Tackling injustice | ActionAid UK

Tackling injustice

ActionAid Kenya and KCODA hosted this years Good Govermance Festival on December 6th in Kibera, Nairobi. The Theme was TAX POWER and ActionAid’s participation was pearheaded by the organisation’s youth arm – Activista.

Global injustice keeps people poor. It means that those in poorest places — especially women and girls — don’t enjoy a level playing field, or the same opportunities to change their situations.

We think that’s unfair, and so we join hands with those suffering injustice to fight their causes and campaign against these root causes of poverty. We work right at the grassroots, with those affected, and we work with those in positions of power to redress the balance and give everyone a fair chance.

One of issues we campaign on is fairer tax, to ensure poorer countries don’t lose out on vital funds for essential services like healthcare, education and clean water.

We also fight discrimination against women and work to change the policies and attitudes that hold women back, like accepting violence or stopping women from learning, or earning a living. We give a voice to the millions of farmers and people hit by climate-related disasters who are finding it ever more difficult to get food, water and shelter.

Standing with those most affected, ActionAid puts pressure on those in power, in governments and corporations to change the policies and practices that keep people poor. It takes time to make these huge changes, but we are in it for the long haul.

The big challenges

  • 100
    Poorer countries lose an estimated $200billion to tax dodging every year – more than the international aid sent by all rich countries put together.
  • 100
    Gender inequality in the workplace costs women in poor countries US$9 trillion each year. This huge inequality exists because women get paid less than men and do not enjoy the same rates of employment.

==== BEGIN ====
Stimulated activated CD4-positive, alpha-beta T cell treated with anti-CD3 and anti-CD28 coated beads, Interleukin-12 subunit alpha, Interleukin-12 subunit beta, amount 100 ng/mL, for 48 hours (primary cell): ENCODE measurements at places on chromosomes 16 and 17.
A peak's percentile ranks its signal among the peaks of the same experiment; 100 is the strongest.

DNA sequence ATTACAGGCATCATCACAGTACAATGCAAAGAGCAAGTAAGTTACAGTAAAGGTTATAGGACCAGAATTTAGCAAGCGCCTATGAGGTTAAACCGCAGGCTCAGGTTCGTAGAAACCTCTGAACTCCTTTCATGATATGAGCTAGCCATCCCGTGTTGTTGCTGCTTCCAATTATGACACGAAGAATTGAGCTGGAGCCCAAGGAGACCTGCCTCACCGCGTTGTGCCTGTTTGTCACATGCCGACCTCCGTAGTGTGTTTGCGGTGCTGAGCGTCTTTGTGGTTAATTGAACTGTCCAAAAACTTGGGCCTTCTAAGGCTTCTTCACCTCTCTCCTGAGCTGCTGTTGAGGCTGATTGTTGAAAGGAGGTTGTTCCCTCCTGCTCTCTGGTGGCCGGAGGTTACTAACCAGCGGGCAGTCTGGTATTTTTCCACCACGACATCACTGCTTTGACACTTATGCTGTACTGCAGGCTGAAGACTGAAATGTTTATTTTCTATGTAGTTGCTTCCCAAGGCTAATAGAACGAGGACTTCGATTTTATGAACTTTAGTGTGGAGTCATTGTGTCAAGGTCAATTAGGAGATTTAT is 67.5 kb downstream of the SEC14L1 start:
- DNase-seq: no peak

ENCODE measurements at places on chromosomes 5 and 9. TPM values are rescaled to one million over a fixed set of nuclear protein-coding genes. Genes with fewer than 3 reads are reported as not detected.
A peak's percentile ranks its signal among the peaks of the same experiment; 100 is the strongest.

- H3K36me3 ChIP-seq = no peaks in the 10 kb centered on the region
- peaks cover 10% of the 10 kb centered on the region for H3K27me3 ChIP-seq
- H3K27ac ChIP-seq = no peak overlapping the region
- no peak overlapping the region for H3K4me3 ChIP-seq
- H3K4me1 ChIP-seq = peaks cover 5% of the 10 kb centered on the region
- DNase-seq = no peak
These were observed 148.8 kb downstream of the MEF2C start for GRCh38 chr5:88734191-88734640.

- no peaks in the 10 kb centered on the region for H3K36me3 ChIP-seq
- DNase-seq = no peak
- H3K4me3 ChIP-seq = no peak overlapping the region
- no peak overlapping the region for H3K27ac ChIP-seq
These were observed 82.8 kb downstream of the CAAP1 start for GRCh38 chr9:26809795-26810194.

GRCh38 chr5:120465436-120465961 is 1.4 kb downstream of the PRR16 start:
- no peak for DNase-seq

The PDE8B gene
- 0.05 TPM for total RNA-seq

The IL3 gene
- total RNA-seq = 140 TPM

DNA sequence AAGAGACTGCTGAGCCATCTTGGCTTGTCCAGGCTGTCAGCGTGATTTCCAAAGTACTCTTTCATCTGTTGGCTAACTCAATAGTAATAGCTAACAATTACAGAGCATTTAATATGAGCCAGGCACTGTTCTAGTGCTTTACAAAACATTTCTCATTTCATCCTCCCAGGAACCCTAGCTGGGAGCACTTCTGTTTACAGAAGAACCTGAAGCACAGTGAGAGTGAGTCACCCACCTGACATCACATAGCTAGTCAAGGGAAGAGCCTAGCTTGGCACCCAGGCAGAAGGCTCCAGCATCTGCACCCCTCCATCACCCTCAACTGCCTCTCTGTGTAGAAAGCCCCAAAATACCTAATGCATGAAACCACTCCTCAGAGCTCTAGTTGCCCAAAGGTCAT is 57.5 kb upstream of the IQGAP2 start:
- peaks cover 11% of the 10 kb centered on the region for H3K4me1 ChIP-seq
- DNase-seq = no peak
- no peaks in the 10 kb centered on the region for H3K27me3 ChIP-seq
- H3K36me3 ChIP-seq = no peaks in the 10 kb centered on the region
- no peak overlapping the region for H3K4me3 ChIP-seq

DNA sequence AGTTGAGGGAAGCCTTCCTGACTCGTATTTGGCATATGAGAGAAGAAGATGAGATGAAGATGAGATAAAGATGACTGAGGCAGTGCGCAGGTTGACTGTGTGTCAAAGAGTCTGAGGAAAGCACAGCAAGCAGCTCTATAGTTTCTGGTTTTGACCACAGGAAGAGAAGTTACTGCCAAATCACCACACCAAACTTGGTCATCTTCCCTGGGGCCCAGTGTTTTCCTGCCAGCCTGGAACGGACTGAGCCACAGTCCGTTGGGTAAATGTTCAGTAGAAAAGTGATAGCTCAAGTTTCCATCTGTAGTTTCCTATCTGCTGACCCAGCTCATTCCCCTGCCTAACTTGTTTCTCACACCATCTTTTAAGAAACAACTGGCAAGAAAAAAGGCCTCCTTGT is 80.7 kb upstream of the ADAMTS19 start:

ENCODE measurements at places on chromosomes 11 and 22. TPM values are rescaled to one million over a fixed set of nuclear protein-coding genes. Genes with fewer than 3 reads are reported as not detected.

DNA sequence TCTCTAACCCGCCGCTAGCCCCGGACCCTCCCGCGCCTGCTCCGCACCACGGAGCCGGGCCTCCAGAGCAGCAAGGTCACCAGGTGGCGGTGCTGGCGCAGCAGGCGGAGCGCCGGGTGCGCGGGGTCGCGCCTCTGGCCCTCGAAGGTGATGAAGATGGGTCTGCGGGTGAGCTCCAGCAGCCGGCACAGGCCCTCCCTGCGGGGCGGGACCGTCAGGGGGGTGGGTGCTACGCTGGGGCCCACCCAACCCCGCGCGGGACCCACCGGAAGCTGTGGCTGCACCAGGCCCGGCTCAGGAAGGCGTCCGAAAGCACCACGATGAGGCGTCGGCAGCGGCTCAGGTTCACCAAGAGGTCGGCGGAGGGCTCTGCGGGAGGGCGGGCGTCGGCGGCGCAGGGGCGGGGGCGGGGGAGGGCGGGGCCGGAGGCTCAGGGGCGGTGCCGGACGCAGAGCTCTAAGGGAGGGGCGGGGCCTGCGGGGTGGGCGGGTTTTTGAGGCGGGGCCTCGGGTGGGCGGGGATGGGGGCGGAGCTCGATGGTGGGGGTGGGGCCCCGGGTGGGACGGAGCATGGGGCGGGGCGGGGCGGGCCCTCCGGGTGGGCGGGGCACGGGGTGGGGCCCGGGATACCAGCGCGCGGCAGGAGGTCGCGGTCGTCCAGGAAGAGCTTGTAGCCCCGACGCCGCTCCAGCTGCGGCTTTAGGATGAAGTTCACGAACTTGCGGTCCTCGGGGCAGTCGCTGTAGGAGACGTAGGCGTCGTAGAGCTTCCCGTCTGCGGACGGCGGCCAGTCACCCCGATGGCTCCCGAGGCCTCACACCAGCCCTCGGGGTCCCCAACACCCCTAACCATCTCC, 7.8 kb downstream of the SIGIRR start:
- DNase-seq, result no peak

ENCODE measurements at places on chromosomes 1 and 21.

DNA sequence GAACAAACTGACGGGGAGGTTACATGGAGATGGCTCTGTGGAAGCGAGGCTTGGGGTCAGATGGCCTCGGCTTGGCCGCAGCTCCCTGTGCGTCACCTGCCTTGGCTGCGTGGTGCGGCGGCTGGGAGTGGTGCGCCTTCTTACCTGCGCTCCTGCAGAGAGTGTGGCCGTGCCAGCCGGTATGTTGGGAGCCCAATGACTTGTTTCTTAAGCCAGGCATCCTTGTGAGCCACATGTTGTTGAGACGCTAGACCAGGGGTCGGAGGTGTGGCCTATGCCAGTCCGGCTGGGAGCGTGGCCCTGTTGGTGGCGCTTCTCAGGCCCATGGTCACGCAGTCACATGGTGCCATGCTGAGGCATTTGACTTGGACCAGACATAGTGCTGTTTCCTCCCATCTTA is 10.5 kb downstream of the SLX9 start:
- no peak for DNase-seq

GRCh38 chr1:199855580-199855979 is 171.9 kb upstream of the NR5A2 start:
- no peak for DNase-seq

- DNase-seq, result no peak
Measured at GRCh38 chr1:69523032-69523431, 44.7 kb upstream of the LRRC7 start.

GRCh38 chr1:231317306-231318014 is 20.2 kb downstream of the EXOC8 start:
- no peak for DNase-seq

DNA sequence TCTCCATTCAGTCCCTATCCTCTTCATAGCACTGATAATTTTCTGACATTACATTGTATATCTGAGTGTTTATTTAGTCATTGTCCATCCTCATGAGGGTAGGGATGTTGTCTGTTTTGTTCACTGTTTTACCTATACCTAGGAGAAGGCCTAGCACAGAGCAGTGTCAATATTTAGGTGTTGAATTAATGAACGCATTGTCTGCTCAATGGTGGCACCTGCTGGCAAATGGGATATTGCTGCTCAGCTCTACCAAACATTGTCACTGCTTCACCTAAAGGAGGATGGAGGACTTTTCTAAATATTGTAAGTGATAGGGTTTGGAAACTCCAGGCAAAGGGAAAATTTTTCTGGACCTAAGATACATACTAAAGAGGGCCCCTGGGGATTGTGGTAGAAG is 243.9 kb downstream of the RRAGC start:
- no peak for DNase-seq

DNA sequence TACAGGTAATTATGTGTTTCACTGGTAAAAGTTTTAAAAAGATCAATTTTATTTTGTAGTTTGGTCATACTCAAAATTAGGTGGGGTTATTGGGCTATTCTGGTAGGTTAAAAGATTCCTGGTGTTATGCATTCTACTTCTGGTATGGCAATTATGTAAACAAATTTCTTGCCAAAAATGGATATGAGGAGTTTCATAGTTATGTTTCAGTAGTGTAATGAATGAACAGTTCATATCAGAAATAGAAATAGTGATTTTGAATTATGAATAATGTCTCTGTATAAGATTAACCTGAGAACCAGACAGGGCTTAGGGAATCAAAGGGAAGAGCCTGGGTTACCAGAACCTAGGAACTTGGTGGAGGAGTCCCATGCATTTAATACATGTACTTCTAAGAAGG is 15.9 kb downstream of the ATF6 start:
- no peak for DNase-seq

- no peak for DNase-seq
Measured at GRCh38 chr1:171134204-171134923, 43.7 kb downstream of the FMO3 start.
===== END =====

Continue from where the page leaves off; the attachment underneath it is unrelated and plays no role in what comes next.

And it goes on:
• 22
    Only 22 per cent of all national parliamentarians were female in 2015.

ActionAid’s approach to helping communities hold governments and institutions to account

HandsWe campaign in the UK and around the world to stop tax avoidance that robs countries of funds needed for public services

TalkingWe put pressure on governments and corporations to change policies and practices that keep people poor

TeachingWe help women secure more and better jobs through training and women’s networks 

Stopping tax avoidance by big companies

When the tax dodging practices of big brands such as Amazon and Starbucks hit the headlines in the UK, many people were justifiably angry. But the sad reality is that tax avoidance isn’t just a problem plaguing our shores.

Around the world, unfair international tax rules allow companies to duck out of paying billions of pounds of tax in developing countries. By starving public services such as schools and hospitals of funds, it’s the poorest people who suffer.

Paying taxes puts money into vital public services

Every year, poorer countries lose out on estimated $200 billion to corporate tax dodging – more than the entire global aid budget. We don’t think that’s fair, and that’s why we’re part of the global campaign to stop tax dodging. It’s time to make tax fair – everywhere.

33
tax justice coalitions and campaigns have been organised

25
initiatives set up to help communities to monitor tax revenue and improvements to their public services in 2014 1

8%
An estimated US$7,600 billion — or 8% — of the world’s financial wealth is held offshore
2

Speaking up for women’s rights

The odds are stacked against women and girls from the day they are born. One in three suffer violence, they are under-represented in politics and positions of power, are worse paid than men, and lack access to education. These constant abuses of their rights keep women in poverty, and hold back their families and communities too.

Supporting women to claim their rights is at the heart of ActionAid’s work to fight poverty and inequality. With activists across the world, we’re changing the policies and attitudes that hold women back.

Why workers’ rights matter

Women dominate the workforce in labour-intensive sectors such as garments in developing countries. 

But deep-rooted gender discrimination means that employers can get away with paying them much less than men would get for the same work.  

Unsafe conditions, exploitative contracts and harassment are also persistent problems. 

ActionAid has been supporting worker’s rights groups in several countries to campaign for fairer pay and safer, more humane, working conditions. 

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Footnotes

Banner image credit, ActionAid, Mahmud /MAP/ActionAid, Savann Oeurm/ActionAid